Of course some consideration was given to the questions of power and propriety before this matter was acted upon. The whole of the laws, which were required to be faithfully executed, were being resisted and failing of execution in nearly one-third of the States. Must they be allowed to finally fail of execution, even had it been perfectly clear that by the use of the means necessary to their execution some single law, made in such extreme tenderness of the citizen’s liberty that practically it relieves more of the guilty than of the innocent, should to a very limited extent be violated? To state the question more directly, are all the laws but one to go unexecuted and the Government itself go to pieces lest that one be violated?
—Abraham Lincoln, 4 July 1861
This was the language used by the President to suspend Habeas Corpus during the civil war. Habeas Corpus is Latin for “You have the body.” It is a term that represents an important right granted to individuals in the United States; a mandate requiring that a prisoner be brought before the court to determine whether the government has the right to continue detaining them. Constitutionally, the right of Habeas Corpus can be suspended when, “in cases of rebellion or invasion the public safety may require it.”
The question is not so much whether Habeas Corpus may be suspended in the United States, but rather, who may suspend it. In Lincoln’s time, he believed that he had the right to suspend this constitutional right, but in 1866 the Supreme Court ruled that only Congress might suspend it (See note 1).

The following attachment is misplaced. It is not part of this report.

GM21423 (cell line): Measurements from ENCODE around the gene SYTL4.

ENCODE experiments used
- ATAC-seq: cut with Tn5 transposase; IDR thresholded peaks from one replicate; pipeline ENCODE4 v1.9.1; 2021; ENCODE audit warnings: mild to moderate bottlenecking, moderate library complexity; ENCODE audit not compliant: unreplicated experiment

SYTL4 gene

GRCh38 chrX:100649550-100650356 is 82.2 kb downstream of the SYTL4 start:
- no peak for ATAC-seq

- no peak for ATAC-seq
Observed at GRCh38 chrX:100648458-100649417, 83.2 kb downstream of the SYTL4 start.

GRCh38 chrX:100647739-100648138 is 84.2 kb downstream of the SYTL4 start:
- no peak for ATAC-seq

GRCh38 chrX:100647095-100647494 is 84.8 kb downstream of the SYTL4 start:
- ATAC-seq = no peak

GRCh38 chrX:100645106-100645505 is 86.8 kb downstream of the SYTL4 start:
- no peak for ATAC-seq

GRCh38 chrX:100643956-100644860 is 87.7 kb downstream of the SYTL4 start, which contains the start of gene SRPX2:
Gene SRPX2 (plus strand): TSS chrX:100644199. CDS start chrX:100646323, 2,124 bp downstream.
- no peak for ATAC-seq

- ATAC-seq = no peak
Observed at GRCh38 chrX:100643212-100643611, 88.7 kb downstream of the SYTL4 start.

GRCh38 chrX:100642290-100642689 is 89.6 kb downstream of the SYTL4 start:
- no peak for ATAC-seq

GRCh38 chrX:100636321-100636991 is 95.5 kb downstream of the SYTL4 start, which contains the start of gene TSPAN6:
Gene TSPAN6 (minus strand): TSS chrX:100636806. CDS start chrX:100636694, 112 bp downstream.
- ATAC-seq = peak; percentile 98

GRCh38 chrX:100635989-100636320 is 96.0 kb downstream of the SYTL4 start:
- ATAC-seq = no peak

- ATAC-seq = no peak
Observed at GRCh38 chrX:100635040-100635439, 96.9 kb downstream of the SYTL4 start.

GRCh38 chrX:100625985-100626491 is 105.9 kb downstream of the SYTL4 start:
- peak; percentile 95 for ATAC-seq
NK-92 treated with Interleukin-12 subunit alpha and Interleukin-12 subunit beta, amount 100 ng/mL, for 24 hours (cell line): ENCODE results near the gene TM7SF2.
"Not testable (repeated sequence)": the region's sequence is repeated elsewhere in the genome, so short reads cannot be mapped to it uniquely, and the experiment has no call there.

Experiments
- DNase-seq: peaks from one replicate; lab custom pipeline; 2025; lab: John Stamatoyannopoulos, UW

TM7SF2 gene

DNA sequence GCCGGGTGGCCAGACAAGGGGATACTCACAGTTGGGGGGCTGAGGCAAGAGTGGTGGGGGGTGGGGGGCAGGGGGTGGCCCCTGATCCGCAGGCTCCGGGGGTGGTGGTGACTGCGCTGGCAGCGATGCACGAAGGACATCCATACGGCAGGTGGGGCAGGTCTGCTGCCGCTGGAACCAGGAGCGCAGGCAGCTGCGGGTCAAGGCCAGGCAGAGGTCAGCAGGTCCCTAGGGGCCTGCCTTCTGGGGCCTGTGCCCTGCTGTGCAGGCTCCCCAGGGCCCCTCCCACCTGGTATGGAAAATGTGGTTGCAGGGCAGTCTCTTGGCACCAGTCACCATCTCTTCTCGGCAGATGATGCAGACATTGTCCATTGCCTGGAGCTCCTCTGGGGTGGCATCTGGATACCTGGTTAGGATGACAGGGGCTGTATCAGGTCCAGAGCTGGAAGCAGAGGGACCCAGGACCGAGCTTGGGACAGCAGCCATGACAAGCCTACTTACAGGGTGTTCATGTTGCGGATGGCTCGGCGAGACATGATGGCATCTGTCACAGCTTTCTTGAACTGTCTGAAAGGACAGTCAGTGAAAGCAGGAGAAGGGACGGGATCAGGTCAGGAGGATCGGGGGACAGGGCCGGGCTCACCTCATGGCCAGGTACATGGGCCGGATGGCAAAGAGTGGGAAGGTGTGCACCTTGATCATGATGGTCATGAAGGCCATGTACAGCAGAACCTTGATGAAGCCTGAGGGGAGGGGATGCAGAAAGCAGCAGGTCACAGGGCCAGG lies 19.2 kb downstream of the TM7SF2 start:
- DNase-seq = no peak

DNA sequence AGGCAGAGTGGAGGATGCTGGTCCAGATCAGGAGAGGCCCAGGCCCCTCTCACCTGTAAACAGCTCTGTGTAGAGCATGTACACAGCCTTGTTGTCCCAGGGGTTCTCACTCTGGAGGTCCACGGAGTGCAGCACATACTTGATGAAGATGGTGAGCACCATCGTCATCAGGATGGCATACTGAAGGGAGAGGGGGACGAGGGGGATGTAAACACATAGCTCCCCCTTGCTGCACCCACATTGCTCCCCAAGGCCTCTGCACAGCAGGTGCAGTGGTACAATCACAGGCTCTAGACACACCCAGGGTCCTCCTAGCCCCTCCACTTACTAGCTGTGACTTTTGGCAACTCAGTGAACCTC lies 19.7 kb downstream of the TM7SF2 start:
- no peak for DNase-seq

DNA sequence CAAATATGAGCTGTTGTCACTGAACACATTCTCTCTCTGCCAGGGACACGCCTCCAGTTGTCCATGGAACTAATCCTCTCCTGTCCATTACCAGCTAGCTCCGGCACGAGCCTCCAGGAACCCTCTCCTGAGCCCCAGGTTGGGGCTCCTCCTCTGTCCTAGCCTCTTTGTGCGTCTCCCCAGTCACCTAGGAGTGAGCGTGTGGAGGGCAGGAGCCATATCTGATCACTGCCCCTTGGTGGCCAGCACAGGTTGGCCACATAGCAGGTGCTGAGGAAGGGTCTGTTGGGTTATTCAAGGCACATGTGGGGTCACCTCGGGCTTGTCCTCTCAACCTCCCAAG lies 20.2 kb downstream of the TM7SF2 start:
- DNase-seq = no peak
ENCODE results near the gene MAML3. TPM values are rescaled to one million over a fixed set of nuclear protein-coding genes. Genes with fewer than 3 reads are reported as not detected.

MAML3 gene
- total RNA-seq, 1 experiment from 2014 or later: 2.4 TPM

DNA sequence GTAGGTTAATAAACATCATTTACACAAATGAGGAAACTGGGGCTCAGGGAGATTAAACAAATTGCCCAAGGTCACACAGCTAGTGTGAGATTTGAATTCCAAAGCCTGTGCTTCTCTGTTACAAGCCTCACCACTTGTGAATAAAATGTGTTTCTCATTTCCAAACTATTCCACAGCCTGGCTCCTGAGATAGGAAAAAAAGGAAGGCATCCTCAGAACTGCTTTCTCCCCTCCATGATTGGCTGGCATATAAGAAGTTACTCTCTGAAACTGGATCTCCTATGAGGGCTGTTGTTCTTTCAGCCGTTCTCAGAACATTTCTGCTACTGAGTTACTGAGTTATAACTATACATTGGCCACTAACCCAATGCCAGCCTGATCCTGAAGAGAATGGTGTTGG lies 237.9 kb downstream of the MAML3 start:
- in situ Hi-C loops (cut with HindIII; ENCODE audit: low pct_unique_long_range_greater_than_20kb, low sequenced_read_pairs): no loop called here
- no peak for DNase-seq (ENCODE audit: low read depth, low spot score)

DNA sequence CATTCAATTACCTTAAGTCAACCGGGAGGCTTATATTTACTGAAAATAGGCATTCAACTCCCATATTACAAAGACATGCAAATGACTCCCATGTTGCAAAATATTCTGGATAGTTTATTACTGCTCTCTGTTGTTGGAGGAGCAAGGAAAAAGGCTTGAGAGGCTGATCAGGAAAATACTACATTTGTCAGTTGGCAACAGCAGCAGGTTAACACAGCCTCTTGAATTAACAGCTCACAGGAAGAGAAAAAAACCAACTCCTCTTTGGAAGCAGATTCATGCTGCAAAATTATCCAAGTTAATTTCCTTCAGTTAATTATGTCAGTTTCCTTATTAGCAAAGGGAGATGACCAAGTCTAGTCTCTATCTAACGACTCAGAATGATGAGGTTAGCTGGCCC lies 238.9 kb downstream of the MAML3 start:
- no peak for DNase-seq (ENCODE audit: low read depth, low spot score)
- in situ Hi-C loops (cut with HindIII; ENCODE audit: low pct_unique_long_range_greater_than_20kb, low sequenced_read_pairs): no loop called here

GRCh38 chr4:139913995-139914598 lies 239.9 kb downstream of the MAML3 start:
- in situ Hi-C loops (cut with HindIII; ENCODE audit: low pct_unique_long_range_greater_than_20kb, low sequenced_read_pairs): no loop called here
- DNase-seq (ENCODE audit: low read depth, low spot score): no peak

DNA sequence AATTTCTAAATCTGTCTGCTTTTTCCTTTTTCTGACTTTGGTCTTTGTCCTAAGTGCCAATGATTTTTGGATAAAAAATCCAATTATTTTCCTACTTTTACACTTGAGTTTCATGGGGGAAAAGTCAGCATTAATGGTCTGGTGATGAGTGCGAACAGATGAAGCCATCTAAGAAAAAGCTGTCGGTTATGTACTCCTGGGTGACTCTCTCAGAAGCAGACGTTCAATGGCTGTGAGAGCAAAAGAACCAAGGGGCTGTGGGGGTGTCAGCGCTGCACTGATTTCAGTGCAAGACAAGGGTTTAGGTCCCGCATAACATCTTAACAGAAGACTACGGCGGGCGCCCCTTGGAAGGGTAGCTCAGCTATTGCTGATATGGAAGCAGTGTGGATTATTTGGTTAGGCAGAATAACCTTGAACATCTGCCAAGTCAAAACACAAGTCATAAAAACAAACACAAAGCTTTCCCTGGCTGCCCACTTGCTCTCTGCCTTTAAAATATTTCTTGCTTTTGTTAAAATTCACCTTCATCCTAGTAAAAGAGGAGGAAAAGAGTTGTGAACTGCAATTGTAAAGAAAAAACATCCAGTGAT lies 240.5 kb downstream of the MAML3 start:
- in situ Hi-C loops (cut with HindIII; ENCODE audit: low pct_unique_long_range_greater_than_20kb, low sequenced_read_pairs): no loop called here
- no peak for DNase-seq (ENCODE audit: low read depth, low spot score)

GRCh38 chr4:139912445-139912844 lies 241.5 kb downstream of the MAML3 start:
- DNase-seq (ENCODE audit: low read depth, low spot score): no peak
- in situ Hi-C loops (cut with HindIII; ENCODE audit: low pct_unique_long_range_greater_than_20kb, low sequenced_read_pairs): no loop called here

|Artist: Lucy Deane|
If we examine the laws enforced by the Bureau of Land Management, particularly in the case of Cliven Bundy, where it appears that BLM’s concern for the desert tortoise is no more than pre-textual, we seem to have a confrontation between Washington ideologues and a disfavored class of citizen: Nevada ranchers.
Personally, I think Mr. Bundy has handled this problem poorly; he does not appear to be the sharpest tack in the drawer —but neither do I think the federal government has the right to abuse citizens with reams of laws and procedures. Being at loggerheads with the federal government is nothing new in this country, but I believe we are reaching a dangerous point where, either we find a way to reduce these contentions, or we must face the real possibility of civil conflict, yet again.
It would be helpful if we had, within the body of congress, good and faithful servants of the people who earnestly believe that he who governs least, governs best. It would be a bonus to have sitting judges who understand the fragility of the Constitution and Bill of Rights, and acted accordingly —pursuant to their oaths of office, to preserve and protect these founding documents. And it would be fantastic if we have bureaucrats who were committed to balancing environmental issues with the right of the people to use our resources to earn a living.
Personally, I don’t think we can achieve any of this until we first have a body of citizens who understand more than how to log on to social media.
1. One problem with our system of supervisory courts —they always seem to rule AFTER the government has taken away that which cannot be restored. Perhaps we should consider the case of Eugene Debs, who was selectively prosecuted and imprisoned with the full concurrence of the high court, for exercising his right to an opinion, and the audacity to express it.